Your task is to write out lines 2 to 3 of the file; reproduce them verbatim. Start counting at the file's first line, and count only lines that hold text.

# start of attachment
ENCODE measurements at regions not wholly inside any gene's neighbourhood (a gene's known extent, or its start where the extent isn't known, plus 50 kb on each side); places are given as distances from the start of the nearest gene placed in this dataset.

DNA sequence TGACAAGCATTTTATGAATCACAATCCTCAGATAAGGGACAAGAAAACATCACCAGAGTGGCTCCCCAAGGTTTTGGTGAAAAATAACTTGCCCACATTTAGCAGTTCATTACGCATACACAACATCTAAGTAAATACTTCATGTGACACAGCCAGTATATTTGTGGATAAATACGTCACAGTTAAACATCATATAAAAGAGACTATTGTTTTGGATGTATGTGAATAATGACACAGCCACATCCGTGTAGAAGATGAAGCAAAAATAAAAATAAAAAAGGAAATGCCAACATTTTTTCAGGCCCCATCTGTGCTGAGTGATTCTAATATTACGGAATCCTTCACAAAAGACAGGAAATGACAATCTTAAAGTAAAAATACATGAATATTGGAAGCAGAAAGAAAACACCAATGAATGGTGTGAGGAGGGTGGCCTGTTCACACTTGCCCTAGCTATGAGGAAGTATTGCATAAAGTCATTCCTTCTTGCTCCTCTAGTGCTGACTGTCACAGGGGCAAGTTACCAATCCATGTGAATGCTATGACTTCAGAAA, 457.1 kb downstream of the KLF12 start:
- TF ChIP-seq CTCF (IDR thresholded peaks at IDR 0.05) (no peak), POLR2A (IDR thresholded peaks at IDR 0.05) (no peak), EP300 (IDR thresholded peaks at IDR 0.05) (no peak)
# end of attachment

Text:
DNA sequence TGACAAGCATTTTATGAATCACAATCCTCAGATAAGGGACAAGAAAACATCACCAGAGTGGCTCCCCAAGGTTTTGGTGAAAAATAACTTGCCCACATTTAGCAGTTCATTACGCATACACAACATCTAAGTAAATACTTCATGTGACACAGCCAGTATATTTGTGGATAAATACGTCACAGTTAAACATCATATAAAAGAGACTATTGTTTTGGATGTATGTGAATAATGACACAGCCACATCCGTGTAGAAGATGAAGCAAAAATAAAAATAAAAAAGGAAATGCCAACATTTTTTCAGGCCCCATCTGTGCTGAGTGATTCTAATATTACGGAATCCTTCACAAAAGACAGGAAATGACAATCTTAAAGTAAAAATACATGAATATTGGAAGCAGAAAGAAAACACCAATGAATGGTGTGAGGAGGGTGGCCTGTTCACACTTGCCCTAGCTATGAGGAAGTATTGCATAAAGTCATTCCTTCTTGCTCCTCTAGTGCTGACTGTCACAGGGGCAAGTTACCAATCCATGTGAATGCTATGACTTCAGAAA, 457.1 kb downstream of the KLF12 start:
- TF ChIP-seq CTCF (IDR thresholded peaks at IDR 0.05) (no peak), POLR2A (IDR thresholded peaks at IDR 0.05) (no peak), EP300 (IDR thresholded peaks at IDR 0.05) (no peak)